Date of Award

2017

Document Type

Open Access Dissertation

Department

Health Services and Policy Management

First Advisor

M. Mahmud Khan

Abstract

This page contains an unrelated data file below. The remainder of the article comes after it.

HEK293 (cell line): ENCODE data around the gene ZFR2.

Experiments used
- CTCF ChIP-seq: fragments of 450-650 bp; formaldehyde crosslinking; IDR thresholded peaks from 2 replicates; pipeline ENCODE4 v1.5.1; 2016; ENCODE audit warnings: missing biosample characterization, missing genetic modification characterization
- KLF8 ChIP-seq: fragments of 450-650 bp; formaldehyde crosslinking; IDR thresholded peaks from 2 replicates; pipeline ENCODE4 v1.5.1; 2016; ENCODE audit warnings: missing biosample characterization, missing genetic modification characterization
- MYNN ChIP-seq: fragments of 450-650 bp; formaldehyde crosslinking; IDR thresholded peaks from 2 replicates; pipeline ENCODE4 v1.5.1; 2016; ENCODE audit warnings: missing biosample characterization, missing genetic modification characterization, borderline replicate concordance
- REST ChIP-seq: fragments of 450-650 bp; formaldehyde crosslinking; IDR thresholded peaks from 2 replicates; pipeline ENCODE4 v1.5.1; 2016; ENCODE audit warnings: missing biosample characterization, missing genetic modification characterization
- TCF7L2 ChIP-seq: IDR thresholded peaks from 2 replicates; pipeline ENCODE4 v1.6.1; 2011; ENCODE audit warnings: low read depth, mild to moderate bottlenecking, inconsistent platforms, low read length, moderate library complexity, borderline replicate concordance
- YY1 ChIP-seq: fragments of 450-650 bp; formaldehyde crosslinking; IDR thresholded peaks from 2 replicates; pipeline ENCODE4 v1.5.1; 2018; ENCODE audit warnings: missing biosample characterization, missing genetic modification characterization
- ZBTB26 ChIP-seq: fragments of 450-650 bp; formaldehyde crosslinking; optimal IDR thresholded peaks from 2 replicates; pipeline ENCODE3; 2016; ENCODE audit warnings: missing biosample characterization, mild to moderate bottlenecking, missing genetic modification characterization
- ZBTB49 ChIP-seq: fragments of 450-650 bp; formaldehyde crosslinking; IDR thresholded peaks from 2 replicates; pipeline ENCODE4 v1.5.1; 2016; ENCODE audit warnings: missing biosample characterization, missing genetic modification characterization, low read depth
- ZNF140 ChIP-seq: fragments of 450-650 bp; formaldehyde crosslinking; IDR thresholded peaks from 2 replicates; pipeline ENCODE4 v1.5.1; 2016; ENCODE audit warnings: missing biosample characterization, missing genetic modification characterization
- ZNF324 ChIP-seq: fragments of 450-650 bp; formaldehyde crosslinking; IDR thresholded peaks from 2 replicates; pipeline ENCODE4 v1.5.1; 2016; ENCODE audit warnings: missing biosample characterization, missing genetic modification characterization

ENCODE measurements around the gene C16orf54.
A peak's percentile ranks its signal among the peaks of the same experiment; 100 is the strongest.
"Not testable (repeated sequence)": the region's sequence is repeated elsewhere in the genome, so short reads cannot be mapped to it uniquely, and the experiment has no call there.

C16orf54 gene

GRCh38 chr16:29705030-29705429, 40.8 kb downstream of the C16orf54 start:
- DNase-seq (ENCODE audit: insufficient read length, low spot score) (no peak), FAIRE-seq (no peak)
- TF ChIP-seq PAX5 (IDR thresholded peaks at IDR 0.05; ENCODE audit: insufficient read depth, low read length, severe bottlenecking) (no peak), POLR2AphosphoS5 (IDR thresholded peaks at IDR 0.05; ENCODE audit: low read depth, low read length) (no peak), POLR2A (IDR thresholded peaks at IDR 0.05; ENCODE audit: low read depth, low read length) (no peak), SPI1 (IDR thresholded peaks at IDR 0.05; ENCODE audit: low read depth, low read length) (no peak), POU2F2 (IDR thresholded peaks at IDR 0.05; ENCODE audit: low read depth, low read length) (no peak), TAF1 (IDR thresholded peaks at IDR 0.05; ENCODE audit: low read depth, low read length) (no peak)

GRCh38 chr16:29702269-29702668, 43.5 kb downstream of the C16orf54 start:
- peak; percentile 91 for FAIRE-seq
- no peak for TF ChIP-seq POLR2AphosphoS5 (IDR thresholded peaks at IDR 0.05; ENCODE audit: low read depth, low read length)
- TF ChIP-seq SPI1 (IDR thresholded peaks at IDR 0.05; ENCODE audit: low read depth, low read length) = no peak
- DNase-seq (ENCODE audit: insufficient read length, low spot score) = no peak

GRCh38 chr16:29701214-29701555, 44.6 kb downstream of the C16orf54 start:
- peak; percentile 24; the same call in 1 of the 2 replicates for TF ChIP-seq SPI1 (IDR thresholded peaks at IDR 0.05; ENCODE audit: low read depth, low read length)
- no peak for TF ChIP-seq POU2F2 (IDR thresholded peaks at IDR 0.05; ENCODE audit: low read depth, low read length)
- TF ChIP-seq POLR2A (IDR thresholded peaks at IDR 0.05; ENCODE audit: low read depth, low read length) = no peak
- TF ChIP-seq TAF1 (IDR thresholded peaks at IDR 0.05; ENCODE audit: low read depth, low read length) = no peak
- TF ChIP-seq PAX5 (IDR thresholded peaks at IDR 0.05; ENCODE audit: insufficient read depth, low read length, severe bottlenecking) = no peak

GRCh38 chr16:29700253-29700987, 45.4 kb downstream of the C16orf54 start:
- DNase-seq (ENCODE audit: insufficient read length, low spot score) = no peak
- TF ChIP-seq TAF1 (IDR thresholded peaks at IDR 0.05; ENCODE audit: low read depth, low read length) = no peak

Since 2002, there has been active debate regarding the introduction of for-profit hospitals in South Korea: the advocates highlight the multiplication of economic value after the introduction of for-profit hospitals, whereas the opponents voice their concern about the possible negative consequences for-profit entities can create within the health care system. Various stakeholders including doctors’ associations, hospital associations, and civic groups have been for or against the introduction of for-profit hospitals, according to their interests. The government has tried to develop the national health and medicine system based on the positive and negative impacts of their introduction. In December, 2015, the government gave permission to establish Greenland International Hospital, the nation’s first for-profit hospital, on Jeju Island. This suggests that the government has decided that private for-profit hospitals will do more good than harm mainly because of the presence of private hospitals in the market on improved quality of medical services, development of medical industry, and creation of jobs rather than emphasizing the negative effects like rising medical expenditures and weakened access to medical services for low income populations. In South Korea, the medical system has largely developed around the private sector which are sanctioned as not-for profit hospitals. There are many different types of governmental regulations in place which assumes that medical care is not a market commodity and medical service providers are not supposed to be for-profit entities. This view has affected the development of the health sector in Korea and facilities tend to register themselves as not-for-profit because of regulatory reasons. To prepare for the introduction of advanced foreign medical services, to increase the demand for advanced medical services, and to strengthen the competitiveness of the medical industry as a new industry sector, the Korean government has tried to introduce for-profit hospitals as a means of policy. The survey conducted in this study shows that 90% of survey respondents had a positive opinion about the introduction of for-profit hospitals in South Korea, with the remaining 10% foreseeing that their introduction would be impossible. The survey results also show that respondents believed the introduction of for-profit hospitals should come after the revision of Medical Service Act and the abolishment of obligatory insurance authorization systems. A high percentage of respondents mentioned the positive effects of introducing for-profit hospitals: creation of jobs, improved quality of medical service, and active investment of private capital. The biggest reported negative effect was differences in access to medical services between the rich and the poor. In addition, the present study conducted meta-analysis of previous studies on patient satisfaction, financial performance, and social contribution (community benefits, charitable contribution, or commitment to the public interest) of for-profit and not-for-profit hospitals. The meta-analysis results showed that patient satisfaction in for-profit hospitals was lower in comparison with notfor-profit hospitals. Financial performance was better in for-profit hospitals in comparison with not-for-profit hospitals. Moreover, social contribution in for-profit hospitals was lower in comparison with not-for-profit hospitals

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